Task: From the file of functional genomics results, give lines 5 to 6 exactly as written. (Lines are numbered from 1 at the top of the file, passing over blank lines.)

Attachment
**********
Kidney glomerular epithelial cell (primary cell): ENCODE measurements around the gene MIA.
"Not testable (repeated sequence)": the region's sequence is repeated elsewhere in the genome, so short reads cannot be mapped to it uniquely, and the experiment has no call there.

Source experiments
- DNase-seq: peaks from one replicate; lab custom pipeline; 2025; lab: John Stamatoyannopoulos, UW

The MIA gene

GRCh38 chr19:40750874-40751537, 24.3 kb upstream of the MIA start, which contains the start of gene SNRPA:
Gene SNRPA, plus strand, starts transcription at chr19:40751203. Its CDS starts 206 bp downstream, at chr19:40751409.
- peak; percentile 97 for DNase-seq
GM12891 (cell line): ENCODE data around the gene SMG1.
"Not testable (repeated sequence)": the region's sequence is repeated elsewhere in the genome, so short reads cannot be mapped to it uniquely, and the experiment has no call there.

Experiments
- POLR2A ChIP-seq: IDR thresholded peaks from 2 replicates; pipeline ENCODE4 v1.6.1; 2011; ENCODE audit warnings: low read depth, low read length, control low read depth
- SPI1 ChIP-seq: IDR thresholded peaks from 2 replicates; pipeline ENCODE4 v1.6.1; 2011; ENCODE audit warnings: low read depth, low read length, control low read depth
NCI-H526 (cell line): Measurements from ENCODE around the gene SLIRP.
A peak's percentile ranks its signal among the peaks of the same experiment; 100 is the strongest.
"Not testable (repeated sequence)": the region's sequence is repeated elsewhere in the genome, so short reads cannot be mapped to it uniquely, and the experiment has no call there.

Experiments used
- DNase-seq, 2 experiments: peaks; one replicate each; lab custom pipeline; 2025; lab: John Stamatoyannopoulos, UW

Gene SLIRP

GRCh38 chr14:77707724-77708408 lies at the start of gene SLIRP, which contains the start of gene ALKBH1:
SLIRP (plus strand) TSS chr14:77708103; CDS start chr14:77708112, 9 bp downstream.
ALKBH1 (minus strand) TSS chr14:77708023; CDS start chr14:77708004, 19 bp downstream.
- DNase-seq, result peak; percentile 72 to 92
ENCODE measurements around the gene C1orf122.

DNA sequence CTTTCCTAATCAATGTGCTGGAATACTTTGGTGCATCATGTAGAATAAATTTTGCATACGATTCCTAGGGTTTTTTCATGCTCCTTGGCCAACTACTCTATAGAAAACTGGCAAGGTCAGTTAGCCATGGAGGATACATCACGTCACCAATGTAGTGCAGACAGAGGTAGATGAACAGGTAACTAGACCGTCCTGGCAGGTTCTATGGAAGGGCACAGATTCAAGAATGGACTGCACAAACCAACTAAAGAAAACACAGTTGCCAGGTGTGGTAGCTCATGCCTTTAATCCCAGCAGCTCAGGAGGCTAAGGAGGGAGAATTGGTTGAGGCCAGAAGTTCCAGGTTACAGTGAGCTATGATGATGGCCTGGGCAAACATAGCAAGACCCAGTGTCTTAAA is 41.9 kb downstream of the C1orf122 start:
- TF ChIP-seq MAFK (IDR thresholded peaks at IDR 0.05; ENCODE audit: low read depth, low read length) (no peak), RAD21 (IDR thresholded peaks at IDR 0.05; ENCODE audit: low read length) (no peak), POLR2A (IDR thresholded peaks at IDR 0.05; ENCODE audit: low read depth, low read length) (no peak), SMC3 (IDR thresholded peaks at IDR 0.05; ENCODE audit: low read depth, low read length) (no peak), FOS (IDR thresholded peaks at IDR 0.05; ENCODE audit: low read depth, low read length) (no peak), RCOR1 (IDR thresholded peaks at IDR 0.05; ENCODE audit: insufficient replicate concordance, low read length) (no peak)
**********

The MIA gene

GRCh38 chr19:40750874-40751537, 24.3 kb upstream of the MIA start, which contains the start of gene SNRPA: